The Vishwa Hindu Parishad (VHP) asserted on Saturday that the Archaeological Survey of India (ASI) survey report has “reconfirmed” that the Gyanvapi mosque in Varanasi was built by demolishing a “magnificent temple” at the site. The VHP demanded that the structure be declared a Hindu temple and handed over to the community.
Alok Kumar, the VHP’s working president, stated, “The evidence collected and the conclusions provided by the ASI do prove that the religious character of this place of worship existed on the 15th day of August, 1947, and as at present is of a Hindu Temple.”
Kumar also invoked Section 4 of the Places of Worship Act, 1991, urging that, as per this section, the structure should be declared a Hindu temple. The VHP further called for Hindus to be allowed to offer “sewa puja” to the ‘Shivlinga’ in the “so-called Wazukhana area” at the disputed site.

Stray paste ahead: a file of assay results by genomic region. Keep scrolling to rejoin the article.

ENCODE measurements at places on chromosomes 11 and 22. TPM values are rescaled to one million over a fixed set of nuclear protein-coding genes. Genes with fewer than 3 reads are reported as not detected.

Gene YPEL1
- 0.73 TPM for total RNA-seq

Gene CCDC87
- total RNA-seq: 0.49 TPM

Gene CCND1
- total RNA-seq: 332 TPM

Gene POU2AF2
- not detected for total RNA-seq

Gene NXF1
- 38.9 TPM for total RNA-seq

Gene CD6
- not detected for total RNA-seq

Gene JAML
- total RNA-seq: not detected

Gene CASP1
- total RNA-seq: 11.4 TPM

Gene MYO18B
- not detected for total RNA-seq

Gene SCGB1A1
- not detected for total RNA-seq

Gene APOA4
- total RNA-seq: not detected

The organization urged the Intezamia Committee, which manages the mosque, to agree to “respectfully shift” the Gyanvapi mosque to another suitable place and hand over the original site of Kashi Vishvanatha to the Hindu society. Kumar expressed the belief that this action would contribute to building amicable relations between the two prominent communities.
The VHP’s demands followed the public release of the ASI survey report on the Gyanvapi mosque complex, where the lawyer representing Hindu litigants claimed that the mosque was constructed after demolishing a pre-existing temple.
Kumar said, “Hand over the Gyanvapi structure to Hindus,” citing the ASI’s evidence that allegedly confirms the mosque was built after demolishing a temple. He claimed that parts of the pre-existing temple, including pillars and pilasters, were reused in the construction of the mosque, and the discovery of names like Janardana, Rudra, and Umeswara in inscriptions indicated the structure’s temple origin.